• garlic- or herb-infused olive oil
  • Barbecue Sauce
  • olive tapenade
  • hummus
  • bechamel, alfredo, or other white sauces
  • black bean puree
  • fruit jam

Can you top this?

Similarly, you’re not limited to pepperoni and cheese when topping your own pie. Let your culinary creativity shine with add-ons like these:

  • Roasted or grilled veggies like broccolini, red peppers, zucchini, and corn
  • unexpected proteins like chorizo, plant-based beef crumbles, turkey bacon, or smoked salmon
  • greens like arugula, spinach, or red leaf lettuce
  • fresh or dried fruits like figs, cranberries, and pears
  • fresh or dried herbs
  • unique cheeses like feta, manchego, gorgonzola, brie, ricotta, and gouda
  • dairy-free cheese or nutritional yeast for dairy-free eaters

The scene is set, the parts are in place, and you’re already drooling. Now what’s the best way to cook this thing? Any way you slice it, cooking pizza doesn’t have to be complicated.


In your home kitchen, the oven’s probably the most obvious place to crisp your dough and melt your cheese. Fortunately, this cooking method is usually one-and-done, with crust, cheese, and toppings cooking all in one go. (Exceptions include meats and sturdier veggies, which must be cooked separately.)

Most homemade pizza recipes call for heating your oven to high temps, anywhere from 400 to 550°F (204 to 288°C), for a brief baking time (up to 15 minutes). It’s always smart to visually check your pie as it bakes, though, to prevent the tragedy of a burnt pizza.

As for equipment, a pizza stone or other specialty pan isn’t necessary when baking — but with homemade crust, you’ll usually want some kind of pan to catch melty cheese before it decorates your oven. A rimless baking sheet should work just fine.


Grilling and baking have more in common than you might think. Both are dry cooking methods that use high temps — so it’s not surprising that grilling also makes for top-notch results with pizza. (And those grill marks on the crust are oh-so-irresistible.) Unlike baking, though, when grilling pizza, it’s best to cook your dough on one side, then add toppings and grill again.

Start by heating a grill to high and placing stretched dough directly on grates lightly greased with olive oil. Close the grill and cook for 2 minutes or until lightly browned on the bottom. Remove the dough from the heat, flip it over onto its opposite side, and top with sauce and toppings. Return to the whole pie to the grates and cook an additional 2 to 3 minutes.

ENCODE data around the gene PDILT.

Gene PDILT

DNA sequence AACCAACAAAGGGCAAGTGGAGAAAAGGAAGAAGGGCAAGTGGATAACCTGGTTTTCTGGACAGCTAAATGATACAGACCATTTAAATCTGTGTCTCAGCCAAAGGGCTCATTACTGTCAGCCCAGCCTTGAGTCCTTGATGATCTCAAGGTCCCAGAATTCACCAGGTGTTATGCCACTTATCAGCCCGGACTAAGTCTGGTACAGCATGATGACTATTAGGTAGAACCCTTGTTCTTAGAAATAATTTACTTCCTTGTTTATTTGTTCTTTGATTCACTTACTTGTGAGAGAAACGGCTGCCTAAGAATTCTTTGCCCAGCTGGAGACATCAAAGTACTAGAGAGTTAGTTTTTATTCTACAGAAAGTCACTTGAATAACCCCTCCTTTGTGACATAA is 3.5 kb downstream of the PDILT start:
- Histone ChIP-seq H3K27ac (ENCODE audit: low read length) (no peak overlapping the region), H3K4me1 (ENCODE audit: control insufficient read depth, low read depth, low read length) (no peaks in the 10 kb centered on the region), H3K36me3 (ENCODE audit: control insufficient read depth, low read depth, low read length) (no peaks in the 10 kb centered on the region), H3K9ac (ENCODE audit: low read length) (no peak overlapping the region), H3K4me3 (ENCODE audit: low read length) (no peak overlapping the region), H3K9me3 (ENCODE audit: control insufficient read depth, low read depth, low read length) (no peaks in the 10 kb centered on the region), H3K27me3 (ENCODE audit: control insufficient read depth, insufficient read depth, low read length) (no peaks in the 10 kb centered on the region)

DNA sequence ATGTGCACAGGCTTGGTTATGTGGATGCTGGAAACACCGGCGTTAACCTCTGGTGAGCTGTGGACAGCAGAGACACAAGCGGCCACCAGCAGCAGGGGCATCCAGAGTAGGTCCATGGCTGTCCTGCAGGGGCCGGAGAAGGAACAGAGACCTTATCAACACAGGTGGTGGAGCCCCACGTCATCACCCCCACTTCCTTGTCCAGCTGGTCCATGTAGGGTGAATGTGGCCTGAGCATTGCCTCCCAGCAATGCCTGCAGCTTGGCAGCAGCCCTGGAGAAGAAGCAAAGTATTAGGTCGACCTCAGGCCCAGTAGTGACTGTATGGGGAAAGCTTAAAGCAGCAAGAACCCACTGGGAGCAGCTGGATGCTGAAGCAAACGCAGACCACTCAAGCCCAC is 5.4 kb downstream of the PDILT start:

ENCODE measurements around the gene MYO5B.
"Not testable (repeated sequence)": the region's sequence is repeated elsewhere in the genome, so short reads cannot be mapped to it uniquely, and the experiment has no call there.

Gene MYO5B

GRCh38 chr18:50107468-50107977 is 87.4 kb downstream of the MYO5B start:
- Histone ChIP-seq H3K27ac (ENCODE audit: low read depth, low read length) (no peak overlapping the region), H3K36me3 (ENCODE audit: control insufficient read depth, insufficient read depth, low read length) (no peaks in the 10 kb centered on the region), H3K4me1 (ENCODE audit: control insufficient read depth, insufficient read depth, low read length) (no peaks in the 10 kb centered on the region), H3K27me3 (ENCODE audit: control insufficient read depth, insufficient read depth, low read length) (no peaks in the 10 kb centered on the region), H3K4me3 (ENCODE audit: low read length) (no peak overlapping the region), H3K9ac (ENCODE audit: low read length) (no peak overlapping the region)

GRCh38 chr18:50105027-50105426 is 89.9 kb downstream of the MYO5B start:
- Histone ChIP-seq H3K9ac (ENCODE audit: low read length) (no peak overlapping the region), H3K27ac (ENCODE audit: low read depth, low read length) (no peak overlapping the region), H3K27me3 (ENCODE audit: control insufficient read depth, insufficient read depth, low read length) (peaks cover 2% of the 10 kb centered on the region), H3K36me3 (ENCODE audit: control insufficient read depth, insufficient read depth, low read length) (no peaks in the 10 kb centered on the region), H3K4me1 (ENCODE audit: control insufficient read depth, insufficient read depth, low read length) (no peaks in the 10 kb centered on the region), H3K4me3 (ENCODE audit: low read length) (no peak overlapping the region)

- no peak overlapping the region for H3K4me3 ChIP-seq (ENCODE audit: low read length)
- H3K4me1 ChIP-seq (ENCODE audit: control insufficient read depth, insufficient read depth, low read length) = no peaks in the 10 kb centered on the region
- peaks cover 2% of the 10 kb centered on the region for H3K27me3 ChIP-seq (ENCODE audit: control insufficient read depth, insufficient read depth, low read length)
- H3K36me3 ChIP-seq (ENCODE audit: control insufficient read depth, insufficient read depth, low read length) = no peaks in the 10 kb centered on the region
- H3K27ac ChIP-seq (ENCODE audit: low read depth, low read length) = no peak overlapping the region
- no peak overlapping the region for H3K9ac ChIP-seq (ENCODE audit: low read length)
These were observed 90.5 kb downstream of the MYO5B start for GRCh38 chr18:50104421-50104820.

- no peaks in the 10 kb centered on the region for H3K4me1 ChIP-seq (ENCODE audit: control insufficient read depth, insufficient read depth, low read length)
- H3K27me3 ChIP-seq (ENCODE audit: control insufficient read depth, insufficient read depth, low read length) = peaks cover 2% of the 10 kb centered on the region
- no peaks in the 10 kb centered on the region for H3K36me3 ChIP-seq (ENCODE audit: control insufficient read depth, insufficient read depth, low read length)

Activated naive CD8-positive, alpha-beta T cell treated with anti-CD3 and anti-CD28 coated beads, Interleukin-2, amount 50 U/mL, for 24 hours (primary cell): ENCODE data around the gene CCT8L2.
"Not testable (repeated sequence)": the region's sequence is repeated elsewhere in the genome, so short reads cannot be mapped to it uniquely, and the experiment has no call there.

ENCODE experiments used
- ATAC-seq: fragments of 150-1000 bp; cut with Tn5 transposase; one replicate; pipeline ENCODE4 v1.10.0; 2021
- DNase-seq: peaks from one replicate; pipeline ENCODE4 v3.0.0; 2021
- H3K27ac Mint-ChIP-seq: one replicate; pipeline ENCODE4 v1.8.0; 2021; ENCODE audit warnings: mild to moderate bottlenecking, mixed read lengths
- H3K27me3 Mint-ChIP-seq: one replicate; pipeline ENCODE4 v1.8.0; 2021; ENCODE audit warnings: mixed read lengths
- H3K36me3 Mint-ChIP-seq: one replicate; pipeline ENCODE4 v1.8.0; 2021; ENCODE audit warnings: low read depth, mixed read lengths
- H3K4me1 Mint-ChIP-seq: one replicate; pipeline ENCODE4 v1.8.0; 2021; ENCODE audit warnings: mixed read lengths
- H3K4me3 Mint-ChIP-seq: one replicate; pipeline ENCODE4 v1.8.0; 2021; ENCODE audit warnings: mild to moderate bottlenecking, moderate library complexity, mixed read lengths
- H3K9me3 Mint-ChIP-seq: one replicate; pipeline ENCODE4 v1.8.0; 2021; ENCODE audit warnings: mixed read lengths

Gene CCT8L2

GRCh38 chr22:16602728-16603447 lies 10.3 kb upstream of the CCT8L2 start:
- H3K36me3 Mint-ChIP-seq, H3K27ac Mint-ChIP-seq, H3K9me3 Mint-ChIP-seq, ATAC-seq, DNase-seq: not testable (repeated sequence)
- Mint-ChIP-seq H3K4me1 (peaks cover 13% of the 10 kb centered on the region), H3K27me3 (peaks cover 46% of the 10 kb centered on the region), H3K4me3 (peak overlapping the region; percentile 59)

Head here for our full guide on grilling the perfect pizza.


It may not be gourmet-approved, but zapping in the microwave can create tasty pizza in a flash. This method is best for individual slices or personal-sized pizzas with pre-cooked crusts. (Microwaves are good at melting cheese, but they’re not so good at cooking entire pans of dough.) Start with 30 to 60 seconds of cooking and increase as needed.

Once you become a pro at the basics, give these creative pizza recipes a spin.

Grilled pizza with figs, balsamic onions, and gorgonzola

Fire it up for this complexly flavored combo of ripe figs, tangy gorgonzola, and balsamic-sauteed red onions. And if grilling isn’t your thing, no worries — you can bake this one in the oven, too.

Get the recipe!

Best homemade vegan pizza

It’s not a contradiction in terms. Vegan pizza is not only possible, but actually delicious when done right. The trick to eliminating cheese (but retaining flavor) in this vegan variety is using high impact veggies like marinated artichoke hearts and roasted red peppers, plus creamy cooked chickpeas.

And if you really need cheesy flavor, there’s always the option for a sprinkle of nutritional yeast.

Get the recipe!

Mexican pizza

Pizza? Now that’s what I call a taco! (Where are our SNL fans at?) This recipe is a mashup of two familiar favorites: pizza and Mexican food. It’s also surprisingly healthy, with a black bean paste sauce and veggie toppings galore.

Get the recipe!

Whole wheat white broccoli pizza

This high fiber pizza jazzes up a plain white pie with a pop of green in the form of cruciferous veg. Purchase whole-wheat dough or make your own, then add four different types of cheese (YES, WE SAID FOUR), and top the whole thing off with fresh broccoli florets.

Get the recipe!

Almond crust margherita pizza

Can’t do gluten? No problem. This almond flour crust, which also happens to be yeast-free, lets you enjoy pizza night and stick to a GF diet. Classic margherita toppings of fresh tomato, mozzarella, and basil prove that simple is sometimes best.

Get the recipe!

Cast iron deep dish pizza

Deep-dish pizza may be the granddaddy of all restaurant pies, but you don’t have to go to a Chicago, Illinois-style parlor to get the signature inch-thick crust and stretchy mozz you crave. You can make it right at home! This recipe walks you through the steps of creating an iconic deep-dish pie in a cast-iron pan.

Get the recipe!

Happy pizza making!

Recipes with Whole Wheat Pasta

Guiding the way to thrive



Jan Juc naturopath Rebecca Winkler has always found joy in the practice of cooking nourishing meals for others.

That pastime spilled over into developing recipes and it was during lockdown that her culinary passion led her to become a qualified plant-based chef and a raw dessert chef.

Now the mum-of-two has expertly thrown all of her skills into the mix to achieve a long-held goal of producing a book.

Released as an eBook, with a print version to hopefully follow, 14 Day Whole Food Feast is a comprehensive two-week meal plan designed to nourish the body and delight the tastebuds.

Within its pages are recipes for whole food snacks, lunch and dinner meals, lunchbox ideas, and time-saving tips.